AISC 360 and Chapter N includes six tables which list most of the code-required special inspections in an easy to understand tabular format. Tables N5.4-1, N5.4-2, and N5.4-3 list the inspection tasks prior to welding, during welding, and after welding. Chapter N Tables N5.6-1, Table N5.6-2, and N5.6-3 list the inspection tasks prior to bolting, during bolting, and after bolting. These tables address dozens of special inspections and tests that must be provided by the special inspector during construction phases of the project. Prior to the creation of these tables in Chapter N, the special inspector, registered design professional, contractor, and building official would all have to research hundreds or thousands of pages in numerous building codes in order to apply the code-required tasks and tests. These are addressed in the Chapter N tables in just twelve pages of code narrative.
It should be noted that in the most recent edition of AISC 360 (2016), Table N6.1, which addressed the “Inspection of Steel Elements of Composite Construction,” has been DELETED. The old Table N6.1 line item and verbiage that addressed “placement and installation of steel headed stud anchors” can now be found in Chapter N, Table N5.4-2, “Inspection Tasks during Welding.” Also, Chapter A, section A2 of AISC 360-16 invokes the Steel Deck Institute’s (SDI) QA/QC manual (2011 edition) entitled, “Quality Control and Quality Assurance for Installation of Steel Deck.”
AISC 360, Chapter N, section N5 – Nondestructive Testing of Welded Joints has several significant changes in the 2016 edition of the code and they are as follows:
This section has been edited for clarity. The User Note has been replaced with a new one directing users to Section M2.4 for additional information.
5b. CJP Groove Weld NDT
This section has been edited for clarity.
5c. Welded Joints Subjected to Fatigue (moved from Section N5.5d)
The provisions were replaced with the 2010 Section N5.5d provisions.
5d. Ultrasonic Testing Rejection Rate (new Section)
This new section is used to determine the rejection rate of ultrasonic testing. Some content is moved here from the 2010 Section N5.5e, Reduction of Ultrasonic Testing Rate.
5e. Reduction of Ultrasonic Testing Rate
Renamed – formerly called “Reduction of Rate of Ultrasonic Testing.” A statement has been added specifying that for projects that contain 40 or fewer welds there should be no reduction in the ultrasonic testing rate. All content on length of welds for evaluating the reject rate has been moved to Section N5.5d. This section has also been edited for clarity.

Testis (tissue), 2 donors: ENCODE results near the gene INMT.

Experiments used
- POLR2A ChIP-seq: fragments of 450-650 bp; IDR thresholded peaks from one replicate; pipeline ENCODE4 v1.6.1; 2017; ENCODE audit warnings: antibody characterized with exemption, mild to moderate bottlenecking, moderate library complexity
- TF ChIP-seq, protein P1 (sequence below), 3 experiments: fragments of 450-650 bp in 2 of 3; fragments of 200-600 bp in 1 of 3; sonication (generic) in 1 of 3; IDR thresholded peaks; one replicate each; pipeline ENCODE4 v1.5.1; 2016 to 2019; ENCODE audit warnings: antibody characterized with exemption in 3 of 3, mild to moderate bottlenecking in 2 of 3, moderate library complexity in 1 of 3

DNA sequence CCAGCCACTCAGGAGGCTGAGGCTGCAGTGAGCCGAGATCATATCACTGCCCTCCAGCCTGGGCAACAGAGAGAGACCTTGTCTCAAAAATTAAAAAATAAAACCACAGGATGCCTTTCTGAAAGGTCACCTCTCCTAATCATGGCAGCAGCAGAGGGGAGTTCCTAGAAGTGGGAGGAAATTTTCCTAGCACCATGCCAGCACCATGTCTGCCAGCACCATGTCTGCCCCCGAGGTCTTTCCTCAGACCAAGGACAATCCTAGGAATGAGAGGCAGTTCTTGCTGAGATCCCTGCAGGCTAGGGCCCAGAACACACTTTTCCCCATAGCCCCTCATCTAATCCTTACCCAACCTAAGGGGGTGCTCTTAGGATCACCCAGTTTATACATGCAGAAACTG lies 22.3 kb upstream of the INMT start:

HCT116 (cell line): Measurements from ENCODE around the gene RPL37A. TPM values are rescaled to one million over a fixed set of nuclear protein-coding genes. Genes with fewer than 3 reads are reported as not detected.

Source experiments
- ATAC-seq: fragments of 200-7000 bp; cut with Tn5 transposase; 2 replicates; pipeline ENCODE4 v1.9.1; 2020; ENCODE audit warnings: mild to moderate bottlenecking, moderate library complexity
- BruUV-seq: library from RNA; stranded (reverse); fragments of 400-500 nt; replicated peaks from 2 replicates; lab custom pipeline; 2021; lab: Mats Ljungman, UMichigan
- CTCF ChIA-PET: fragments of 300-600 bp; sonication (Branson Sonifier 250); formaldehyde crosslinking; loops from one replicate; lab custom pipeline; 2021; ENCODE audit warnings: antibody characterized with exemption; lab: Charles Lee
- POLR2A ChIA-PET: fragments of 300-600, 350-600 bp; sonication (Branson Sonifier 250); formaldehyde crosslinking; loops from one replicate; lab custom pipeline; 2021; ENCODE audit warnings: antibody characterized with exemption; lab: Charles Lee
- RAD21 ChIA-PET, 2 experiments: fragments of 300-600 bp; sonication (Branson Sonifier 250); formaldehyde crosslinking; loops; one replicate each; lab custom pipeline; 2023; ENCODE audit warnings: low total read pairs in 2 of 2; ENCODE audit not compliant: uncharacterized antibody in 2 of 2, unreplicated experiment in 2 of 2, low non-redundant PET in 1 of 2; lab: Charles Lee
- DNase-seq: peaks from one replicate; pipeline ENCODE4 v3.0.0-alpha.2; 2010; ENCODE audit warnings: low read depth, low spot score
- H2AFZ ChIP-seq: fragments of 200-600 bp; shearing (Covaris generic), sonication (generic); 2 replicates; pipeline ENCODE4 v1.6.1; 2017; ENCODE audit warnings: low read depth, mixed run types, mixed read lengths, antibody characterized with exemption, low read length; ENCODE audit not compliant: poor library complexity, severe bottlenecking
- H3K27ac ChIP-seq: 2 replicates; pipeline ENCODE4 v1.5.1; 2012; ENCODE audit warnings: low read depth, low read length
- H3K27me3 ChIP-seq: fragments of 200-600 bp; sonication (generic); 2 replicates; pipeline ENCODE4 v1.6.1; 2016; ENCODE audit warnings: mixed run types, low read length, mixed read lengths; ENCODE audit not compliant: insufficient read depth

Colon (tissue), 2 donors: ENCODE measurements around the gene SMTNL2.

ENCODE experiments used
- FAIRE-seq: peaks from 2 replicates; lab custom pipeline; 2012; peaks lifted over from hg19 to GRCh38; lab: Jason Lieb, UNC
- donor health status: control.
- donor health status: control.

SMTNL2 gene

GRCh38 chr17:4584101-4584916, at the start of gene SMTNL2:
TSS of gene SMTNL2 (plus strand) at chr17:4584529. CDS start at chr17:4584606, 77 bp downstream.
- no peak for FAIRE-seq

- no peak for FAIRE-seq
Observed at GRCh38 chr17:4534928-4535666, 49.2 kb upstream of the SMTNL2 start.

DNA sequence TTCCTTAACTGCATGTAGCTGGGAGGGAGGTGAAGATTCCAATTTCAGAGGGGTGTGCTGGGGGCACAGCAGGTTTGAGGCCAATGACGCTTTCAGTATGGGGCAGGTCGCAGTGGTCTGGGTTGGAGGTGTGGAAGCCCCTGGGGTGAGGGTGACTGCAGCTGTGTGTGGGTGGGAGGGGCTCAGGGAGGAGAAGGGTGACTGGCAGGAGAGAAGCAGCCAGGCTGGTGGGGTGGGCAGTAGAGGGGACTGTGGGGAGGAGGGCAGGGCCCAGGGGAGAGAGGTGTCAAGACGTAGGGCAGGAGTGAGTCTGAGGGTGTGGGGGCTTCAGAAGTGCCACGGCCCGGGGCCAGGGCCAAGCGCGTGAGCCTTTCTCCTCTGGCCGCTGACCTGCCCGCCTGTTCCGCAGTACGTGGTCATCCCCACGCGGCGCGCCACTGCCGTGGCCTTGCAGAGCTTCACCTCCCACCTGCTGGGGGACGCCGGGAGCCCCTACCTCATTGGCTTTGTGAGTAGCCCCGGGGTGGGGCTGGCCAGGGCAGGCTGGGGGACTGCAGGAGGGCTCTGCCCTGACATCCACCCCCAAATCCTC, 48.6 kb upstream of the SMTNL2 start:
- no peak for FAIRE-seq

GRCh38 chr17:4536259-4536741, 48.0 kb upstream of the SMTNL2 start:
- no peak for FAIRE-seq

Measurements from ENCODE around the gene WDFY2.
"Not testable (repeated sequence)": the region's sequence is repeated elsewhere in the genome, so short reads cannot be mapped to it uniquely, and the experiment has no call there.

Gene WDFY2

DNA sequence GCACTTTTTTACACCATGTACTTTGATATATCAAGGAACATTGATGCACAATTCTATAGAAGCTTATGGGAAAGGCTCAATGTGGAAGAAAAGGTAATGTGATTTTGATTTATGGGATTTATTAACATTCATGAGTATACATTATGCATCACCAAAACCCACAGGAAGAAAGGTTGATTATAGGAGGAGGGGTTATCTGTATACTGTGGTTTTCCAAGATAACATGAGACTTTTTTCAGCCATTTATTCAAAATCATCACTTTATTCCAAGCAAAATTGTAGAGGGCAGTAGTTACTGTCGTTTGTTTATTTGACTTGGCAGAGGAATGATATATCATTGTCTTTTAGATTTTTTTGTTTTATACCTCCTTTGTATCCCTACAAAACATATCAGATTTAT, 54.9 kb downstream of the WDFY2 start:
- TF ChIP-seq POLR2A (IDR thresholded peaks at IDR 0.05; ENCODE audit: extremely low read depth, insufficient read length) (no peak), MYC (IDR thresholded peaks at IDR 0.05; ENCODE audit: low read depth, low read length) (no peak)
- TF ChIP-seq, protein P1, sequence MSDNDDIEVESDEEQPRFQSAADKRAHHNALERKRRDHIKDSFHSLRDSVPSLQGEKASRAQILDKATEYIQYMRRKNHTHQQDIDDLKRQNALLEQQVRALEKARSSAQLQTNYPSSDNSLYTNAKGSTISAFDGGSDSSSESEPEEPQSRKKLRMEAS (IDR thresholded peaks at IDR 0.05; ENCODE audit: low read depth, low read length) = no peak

5f. Increase in Ultrasonic Testing Rate
Renamed – formerly called “Increase in Rate of Ultrasonic Testing.” All content on lengths of welds for evaluating the reject rate has been moved to Section N5.5d. This section has also been edited for clarity.
N5.6 Inspection for High Strength Bolting
This section has been edited for clarity.
Table N5.6-1 Inspection Tasks Prior to Bolting
This table has been edited for clarity.
Table N5.6-2 Inspection Tasks During Bolting
This table has been edited for clarity.
N5.7 Inspection of Galvanized Structural Steel Main Members (New Section)
This new section identifies the need for inspection of galvanized structural steel main members.
N5.8 Other Inspection Tasks (Moved from N5.7)
This section has been rearranged and some content divided into User Notes. This section has also been edited for clarity.
N6. Approved Fabricators and Erectors (Moved from N7)
This Section has been edited for clarity. The material in this Section was removed because it is now covered by the Steel Deck Institute (SDI).
N7. Nonconforming Material and Workmanship (Moved from N8)
No changes have been made to this section.
While this particular Speaking in Code article is focused on the significant changes in AISC 360-16 Chapter N versus the old AISC 360-10 Chapter N, there are other important changes in the newer AISC 360-16, “Specification for Structural Steel Buildings.” AISC 360 Chapter A has added ASTM F3125, “Standard Specification for High Strength Bolts.” F3125 includes the former A325 and A490 type standards as grades; thus, ASTM A325, A490, F1852, and F2280 no longer exist as separate standards.
ASTM F3111, “Standard Specification for Heavy Hex Structural Bolt/Nut/Washer Assemblies,” and ASTM F3043, 200, “Hex Head and Twist-Off Bolts,” are added as a new AISC Group C. Because of their very high strength, the use of Group C assemblies is limited to specific building locations and noncorrosive environmental conditions by the ASTM standards.
But Wait — We Have a Lot More to Say!
For a complete picture of the Code and how it relates to Special Inspections, F&R would love to provide a virtual (for the time being) AIA accredited Lunch & Learn presentation to the professionals at your firm.
Alan S. Tuck
Director of Code Compliance & Training